We all go into marriage carrying “baggage” from our past. Our abilities (and disabilities) for love and relationships come from lessons we learned from our parents, good and bad.
I recently read an excellent article from Focus on the Family’s Thriving Family magazine called “Patterns from the Past”, written by Kay and Milan Yerkovich. If you want to read the entire article, go to www.thrivingfamily.com. On the top left screen that scrolls through various articles, click on “How childhood experiences impact marriage relationships.”
I want to share with you the “love styles” from this article that the authors determined we learn from our childhood. These love styles may open up your eyes to what may be hindering you and your spouse from the healthy marriage you desire. You may find you operate in more than one category.
The Avoider: People with this love style often come from performance-based homes that encourage independence and minimize (even discourage) the expression of feelings or needs. Kids respond to insufficient comfort and nurturing by restricting their feelings and learning to take care of themselves. So, as adults they avoid emotions and neediness both in themselves and others.
This was my love style (Kay Yerkovich). I never really bonded with my parents or siblings. As Milan learned about my childhood memories, he began to understand why I was so independent and distant. He began to show compassion to me for the things I had missed in childhood.
I began to admit that as an avoider I didn’t look like Jesus. Jesus cried in the garden of Gethsemane and asked for support. Jesus showed His emotions. For me, growth meant learning to identify my needs and ask for help. I realized healing could occur if I would allow Milan to give me what I had missed out on as a child.
For avoiders, learning to identify and deal with feelings is similar to learning to play a new sport. It’s awkward and challenging at first, but the more we practice, the more comfortable it gets. Because our feelings tell us what we need, it’s imperative that we recognize and share them.
The Pleaser: As children, pleasers try to be good in order to keep parents from worrying or being angry. Some kids in this environment become extremely well-behaved to compensate for an unruly, disabled or ill sibling. Pleasers often feel anxious, but they don’t get to be comforted. Rather, they end up giving comfort—appeasing the angry parent or calming the fears of the worried parent.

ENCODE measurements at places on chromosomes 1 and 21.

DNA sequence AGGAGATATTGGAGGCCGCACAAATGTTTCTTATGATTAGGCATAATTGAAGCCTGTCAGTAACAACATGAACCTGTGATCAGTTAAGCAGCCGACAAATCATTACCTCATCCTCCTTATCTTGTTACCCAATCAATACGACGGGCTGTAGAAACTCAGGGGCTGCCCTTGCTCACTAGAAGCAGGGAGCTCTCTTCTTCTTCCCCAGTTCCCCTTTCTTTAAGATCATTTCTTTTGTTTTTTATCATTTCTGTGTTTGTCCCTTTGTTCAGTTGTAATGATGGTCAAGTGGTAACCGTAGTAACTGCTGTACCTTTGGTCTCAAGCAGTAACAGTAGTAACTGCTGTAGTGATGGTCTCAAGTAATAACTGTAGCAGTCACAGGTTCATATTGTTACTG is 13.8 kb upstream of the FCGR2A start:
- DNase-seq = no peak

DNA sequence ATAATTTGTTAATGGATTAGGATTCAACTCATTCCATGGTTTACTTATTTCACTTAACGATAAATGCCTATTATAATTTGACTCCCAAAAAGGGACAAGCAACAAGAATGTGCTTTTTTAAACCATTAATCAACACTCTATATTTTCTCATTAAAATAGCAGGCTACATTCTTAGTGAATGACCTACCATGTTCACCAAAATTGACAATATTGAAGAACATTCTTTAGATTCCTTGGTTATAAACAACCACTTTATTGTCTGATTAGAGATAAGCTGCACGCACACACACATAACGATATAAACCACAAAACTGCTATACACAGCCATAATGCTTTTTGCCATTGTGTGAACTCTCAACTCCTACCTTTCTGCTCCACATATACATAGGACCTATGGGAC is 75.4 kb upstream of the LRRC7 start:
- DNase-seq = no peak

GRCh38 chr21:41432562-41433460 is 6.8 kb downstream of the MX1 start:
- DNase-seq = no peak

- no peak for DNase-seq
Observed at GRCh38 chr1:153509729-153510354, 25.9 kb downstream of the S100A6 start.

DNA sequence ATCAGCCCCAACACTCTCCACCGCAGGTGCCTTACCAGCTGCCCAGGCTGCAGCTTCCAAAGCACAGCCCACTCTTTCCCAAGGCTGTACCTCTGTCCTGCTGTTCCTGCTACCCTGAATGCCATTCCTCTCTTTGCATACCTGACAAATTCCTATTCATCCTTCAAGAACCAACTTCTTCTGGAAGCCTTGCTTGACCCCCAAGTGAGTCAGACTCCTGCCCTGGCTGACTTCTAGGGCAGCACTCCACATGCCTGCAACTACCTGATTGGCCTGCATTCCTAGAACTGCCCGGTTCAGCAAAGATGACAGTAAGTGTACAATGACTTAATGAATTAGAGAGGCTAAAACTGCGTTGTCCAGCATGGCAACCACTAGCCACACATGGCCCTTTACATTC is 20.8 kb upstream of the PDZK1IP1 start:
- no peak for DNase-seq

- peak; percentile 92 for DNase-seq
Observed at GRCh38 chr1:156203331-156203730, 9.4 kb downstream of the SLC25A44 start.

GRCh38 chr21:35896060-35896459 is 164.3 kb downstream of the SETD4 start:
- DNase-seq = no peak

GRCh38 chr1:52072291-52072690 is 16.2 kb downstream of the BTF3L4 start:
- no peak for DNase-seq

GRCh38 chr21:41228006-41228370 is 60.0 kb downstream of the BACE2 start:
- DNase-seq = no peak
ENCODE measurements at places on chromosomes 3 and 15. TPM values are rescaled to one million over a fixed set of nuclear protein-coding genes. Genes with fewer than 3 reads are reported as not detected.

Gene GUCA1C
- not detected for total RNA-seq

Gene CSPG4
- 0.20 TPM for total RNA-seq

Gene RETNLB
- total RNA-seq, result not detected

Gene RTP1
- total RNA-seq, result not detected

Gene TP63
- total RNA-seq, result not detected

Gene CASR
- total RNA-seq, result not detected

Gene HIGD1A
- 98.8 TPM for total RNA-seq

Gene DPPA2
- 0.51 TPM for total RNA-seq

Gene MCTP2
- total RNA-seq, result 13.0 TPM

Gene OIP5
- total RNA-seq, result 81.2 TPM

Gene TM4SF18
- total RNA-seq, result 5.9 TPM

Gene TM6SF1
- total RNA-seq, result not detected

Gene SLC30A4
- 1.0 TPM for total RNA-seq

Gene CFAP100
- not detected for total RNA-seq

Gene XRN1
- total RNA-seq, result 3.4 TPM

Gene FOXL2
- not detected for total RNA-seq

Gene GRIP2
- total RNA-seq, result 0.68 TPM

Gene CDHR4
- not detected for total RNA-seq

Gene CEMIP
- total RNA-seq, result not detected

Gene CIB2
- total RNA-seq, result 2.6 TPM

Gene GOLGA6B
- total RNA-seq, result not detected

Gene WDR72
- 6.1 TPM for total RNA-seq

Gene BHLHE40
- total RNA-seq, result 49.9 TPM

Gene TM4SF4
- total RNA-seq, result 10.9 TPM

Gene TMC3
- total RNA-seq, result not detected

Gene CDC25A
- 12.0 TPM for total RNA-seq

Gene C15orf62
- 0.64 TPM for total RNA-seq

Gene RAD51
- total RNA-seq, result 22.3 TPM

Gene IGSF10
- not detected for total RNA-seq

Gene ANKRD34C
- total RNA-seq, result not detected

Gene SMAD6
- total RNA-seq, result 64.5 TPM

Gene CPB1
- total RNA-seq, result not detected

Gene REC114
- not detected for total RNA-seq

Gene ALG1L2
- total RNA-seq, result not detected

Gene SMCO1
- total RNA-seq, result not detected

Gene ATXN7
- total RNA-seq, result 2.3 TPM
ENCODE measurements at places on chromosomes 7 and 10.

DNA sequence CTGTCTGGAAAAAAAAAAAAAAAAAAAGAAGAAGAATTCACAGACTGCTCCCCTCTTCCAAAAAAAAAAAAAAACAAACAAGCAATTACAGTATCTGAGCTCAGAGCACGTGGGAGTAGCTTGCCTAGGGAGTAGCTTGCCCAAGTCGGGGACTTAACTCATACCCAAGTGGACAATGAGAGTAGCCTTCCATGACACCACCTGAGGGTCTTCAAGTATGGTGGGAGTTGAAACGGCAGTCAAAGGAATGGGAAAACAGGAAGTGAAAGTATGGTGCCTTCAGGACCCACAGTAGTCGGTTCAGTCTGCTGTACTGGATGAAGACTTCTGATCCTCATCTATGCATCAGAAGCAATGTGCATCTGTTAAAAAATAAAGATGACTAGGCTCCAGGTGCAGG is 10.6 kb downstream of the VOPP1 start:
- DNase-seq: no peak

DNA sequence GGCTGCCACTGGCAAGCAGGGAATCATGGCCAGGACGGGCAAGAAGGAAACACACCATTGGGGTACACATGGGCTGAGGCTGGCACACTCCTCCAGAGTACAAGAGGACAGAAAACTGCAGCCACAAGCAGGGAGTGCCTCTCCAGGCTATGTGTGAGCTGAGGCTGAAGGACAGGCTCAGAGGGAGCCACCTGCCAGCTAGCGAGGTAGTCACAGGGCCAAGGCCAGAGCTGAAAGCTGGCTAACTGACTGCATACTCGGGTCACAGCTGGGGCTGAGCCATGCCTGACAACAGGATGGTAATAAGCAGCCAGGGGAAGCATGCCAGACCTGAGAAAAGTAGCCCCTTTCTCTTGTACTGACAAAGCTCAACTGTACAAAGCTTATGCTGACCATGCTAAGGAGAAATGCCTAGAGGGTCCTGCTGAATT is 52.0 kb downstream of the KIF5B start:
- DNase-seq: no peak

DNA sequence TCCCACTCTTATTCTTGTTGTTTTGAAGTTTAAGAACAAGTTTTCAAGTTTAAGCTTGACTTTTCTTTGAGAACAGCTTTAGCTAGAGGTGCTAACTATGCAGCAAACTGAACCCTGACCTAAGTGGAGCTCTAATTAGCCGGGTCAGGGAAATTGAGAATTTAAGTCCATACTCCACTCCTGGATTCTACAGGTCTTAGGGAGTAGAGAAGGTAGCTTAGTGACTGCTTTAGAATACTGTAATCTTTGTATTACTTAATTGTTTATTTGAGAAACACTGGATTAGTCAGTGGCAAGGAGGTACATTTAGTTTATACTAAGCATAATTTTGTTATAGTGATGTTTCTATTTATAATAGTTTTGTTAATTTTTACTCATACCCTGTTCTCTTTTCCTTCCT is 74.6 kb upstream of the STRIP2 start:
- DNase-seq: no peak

This was Milan’s love style. As a child, Milan was always striving to be good and keep the peace at home. As an adult, he continued to monitor my moods and give, give, give to ensure our home was tension-free.
Pleasers avoid conflict and are afraid to be honest about their feelings. This makes it difficult to address problems. The spouses of pleasers say, “My mate is too clingy and always wants me to be in a good mood.” As I discovered Milan’s childhood memories and realized how anxious he had often been, my irritation was replaced with compassion for him. No wonder he was always worried about me—he was constantly on high alert as a kid.
The Vacillator: Children of parents who connect in sporadic and unpredictable ways tend to be vacillators. These kids get just enough connection to make them desire more, which leads to waiting and wondering when their parent might show them some attention again. As they wait, they become hypersensitive to signs of connection and rejection. These long periods of waiting make the vacillator feel unseen, misunderstood, alone and abandoned.
As adults, vacillators are on a quest to find the gratifying, consistent connection they missed as kids. They idealize new relationships, believing they’ve found the perfect mate. But as soon as real life sets in—and they have to wait for their spouse to be emotionally available--vacillators are disappointed and blame their partner. People married to vacillators say, “I’m getting a mixed message: ‘Come here! Go away!’ I can’t make my spouse happy.”
I counseled a vacillator who worked hard to become more aware of his tendency to swing between idealistic expectations and angry resentment. As he reflected on the abandonment he felt after his parents divorced, he realized why he was so sensitive and reactive when having to wait for his wife’s time and attention. He found healing and comfort for these places of pain and became less reactive when his wife was busy or distracted.
The Controller and the Victim: Kids who are raised in chaotic homes—where connection is not just unavailable or sporadic, but also dangerous—tend to become controllers or victims. Their parents often have serious problems including addiction and mental illness, so they don’t relieve stress for their children. They are the source of stress.
Compliant kids who are fearful and submissive become victims at an early age. Growing up, victims learn to tolerate the intolerable. It seems normal to be mistreated, and this abuse rips apart the victim’s self-esteem and confidence.
Feisty kids fight back and learn that they must control or be controlled. As adults, they vow to never again be put in a position where they feel the pain they felt growing up. Anger is the one safe emotion for controllers because it is intimidating. They often want to be in command because it keeps them from feeling vulnerable or powerless.
Through years of counseling, Milan and I have worked with numerous controllers and victims. Children from chaotic homes lack modeling of healthy relationships and are constantly stressed by their environment. As a result, they have few positive skills to take into marriage. We find controllers and victims have many untended, uncomforted injuries from childhood. Because they need to rebuild their idea of relationship, healing involves facing pain and learning to accept comfort from their spouse.
Kay and Milan Yerkovich are co-authors of the New York Times Best-Seller, “How We Love and How We Love Our Kids.”